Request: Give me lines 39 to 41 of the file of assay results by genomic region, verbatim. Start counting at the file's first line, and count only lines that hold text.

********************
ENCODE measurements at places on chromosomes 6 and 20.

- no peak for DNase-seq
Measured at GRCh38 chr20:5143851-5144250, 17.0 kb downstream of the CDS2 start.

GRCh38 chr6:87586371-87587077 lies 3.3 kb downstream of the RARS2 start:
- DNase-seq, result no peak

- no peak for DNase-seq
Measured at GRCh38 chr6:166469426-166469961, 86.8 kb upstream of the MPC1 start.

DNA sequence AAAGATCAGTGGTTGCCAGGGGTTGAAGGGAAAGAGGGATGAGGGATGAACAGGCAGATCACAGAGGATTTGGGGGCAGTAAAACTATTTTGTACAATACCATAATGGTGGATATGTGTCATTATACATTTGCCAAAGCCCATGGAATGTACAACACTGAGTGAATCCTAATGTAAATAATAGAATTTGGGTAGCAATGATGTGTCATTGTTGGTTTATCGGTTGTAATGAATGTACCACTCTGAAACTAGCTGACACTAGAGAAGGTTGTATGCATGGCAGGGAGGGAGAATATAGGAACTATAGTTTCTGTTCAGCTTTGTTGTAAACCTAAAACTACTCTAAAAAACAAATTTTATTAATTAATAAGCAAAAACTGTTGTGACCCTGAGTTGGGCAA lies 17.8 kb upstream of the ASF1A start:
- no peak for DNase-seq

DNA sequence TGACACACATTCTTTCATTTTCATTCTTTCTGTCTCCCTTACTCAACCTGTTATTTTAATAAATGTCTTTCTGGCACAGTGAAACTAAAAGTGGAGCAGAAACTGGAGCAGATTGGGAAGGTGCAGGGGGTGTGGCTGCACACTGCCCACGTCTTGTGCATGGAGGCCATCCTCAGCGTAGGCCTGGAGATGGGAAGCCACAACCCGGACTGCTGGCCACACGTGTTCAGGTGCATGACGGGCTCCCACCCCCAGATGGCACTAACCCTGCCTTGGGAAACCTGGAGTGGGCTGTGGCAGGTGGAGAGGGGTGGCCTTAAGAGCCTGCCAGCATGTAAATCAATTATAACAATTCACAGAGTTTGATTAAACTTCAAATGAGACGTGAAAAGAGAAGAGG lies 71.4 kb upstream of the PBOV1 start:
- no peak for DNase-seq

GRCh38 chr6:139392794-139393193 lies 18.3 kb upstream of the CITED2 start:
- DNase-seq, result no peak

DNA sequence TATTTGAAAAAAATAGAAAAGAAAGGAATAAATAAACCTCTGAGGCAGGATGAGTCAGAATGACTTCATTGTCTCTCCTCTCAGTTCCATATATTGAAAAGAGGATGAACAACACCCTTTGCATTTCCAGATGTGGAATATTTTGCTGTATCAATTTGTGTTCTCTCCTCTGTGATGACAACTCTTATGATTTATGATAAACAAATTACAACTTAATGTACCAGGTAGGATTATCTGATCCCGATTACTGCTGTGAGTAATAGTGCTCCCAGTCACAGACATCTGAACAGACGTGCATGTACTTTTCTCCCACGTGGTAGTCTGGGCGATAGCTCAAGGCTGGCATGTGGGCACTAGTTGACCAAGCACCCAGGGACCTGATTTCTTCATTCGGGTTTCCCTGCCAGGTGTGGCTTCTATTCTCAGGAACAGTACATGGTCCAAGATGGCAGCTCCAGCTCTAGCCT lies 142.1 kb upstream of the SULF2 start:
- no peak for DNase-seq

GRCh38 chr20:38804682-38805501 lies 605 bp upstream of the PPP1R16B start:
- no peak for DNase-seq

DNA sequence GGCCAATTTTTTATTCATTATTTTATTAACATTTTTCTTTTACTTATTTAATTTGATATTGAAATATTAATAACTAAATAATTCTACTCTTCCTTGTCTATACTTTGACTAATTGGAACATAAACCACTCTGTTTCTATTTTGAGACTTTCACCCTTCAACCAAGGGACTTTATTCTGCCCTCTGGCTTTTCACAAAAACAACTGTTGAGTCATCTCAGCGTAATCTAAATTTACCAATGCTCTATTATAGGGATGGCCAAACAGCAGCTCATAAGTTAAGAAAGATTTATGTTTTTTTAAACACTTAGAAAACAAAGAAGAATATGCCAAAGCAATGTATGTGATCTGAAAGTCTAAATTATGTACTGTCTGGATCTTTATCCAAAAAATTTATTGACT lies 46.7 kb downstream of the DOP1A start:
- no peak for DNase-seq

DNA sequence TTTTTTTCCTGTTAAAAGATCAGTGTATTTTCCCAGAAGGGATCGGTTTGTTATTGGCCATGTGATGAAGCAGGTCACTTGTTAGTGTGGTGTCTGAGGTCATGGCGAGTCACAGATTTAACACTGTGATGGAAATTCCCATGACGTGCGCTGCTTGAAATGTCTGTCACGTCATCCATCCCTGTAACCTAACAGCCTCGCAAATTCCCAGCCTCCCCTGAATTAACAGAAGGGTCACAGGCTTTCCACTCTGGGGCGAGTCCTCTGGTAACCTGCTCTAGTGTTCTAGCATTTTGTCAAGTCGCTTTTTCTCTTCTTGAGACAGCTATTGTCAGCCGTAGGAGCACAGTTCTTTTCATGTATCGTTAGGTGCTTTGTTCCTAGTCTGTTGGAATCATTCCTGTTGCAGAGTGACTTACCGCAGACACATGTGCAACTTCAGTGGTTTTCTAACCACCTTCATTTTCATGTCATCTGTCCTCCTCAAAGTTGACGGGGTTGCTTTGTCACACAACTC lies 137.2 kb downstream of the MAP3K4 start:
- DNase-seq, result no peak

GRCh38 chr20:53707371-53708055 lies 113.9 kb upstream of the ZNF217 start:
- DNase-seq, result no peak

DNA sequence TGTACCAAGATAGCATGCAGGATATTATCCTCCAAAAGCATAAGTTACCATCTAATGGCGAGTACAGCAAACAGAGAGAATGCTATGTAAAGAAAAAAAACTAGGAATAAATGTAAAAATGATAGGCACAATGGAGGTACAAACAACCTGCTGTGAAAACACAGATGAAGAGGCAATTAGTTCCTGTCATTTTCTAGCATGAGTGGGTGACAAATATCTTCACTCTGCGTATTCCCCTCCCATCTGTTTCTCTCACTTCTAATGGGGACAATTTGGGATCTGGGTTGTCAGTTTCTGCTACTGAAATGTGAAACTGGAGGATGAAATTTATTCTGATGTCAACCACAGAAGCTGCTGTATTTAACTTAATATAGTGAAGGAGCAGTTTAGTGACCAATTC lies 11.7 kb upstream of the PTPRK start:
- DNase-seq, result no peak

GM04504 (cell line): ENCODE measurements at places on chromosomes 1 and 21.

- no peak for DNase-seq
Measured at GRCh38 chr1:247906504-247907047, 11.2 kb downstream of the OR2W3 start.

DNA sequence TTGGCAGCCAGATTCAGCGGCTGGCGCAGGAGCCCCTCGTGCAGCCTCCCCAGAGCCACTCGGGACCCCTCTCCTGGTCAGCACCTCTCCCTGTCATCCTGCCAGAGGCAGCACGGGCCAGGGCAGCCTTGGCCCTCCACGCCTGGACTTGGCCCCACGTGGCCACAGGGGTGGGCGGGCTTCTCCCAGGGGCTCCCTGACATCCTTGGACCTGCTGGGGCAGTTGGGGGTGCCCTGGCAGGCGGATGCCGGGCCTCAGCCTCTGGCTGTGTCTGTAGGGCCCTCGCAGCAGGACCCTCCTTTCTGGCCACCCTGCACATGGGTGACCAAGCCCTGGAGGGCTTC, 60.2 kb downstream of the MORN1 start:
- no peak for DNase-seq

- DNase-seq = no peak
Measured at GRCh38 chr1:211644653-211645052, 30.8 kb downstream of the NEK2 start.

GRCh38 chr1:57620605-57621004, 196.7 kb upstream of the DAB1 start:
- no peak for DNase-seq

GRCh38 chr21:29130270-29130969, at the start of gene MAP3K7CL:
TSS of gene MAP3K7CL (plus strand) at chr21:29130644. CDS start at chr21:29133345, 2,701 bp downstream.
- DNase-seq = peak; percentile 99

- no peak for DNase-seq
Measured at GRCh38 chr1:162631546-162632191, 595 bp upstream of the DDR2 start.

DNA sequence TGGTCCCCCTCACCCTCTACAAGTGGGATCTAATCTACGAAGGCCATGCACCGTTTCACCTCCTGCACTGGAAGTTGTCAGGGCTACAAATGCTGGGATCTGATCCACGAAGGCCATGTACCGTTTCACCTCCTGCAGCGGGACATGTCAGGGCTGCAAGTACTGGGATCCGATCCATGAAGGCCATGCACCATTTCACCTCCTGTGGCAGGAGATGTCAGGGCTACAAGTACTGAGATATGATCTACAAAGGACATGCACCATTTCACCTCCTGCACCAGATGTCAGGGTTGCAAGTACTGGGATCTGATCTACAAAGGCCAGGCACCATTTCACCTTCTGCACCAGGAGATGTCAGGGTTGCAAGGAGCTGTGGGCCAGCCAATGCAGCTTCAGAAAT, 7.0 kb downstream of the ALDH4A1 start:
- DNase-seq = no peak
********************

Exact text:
Measured at GRCh38 chr1:162631546-162632191, 595 bp upstream of the DDR2 start.

DNA sequence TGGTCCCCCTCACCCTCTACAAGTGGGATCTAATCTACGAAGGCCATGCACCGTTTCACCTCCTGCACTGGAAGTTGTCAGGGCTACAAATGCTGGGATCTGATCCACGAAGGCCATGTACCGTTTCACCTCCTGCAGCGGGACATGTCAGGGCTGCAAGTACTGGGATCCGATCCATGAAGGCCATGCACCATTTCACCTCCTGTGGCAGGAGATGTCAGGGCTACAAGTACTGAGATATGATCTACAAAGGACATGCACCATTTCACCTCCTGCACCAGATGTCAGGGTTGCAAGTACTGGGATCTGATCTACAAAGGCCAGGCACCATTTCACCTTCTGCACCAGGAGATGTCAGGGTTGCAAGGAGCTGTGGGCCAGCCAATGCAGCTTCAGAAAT, 7.0 kb downstream of the ALDH4A1 start:
- DNase-seq = no peak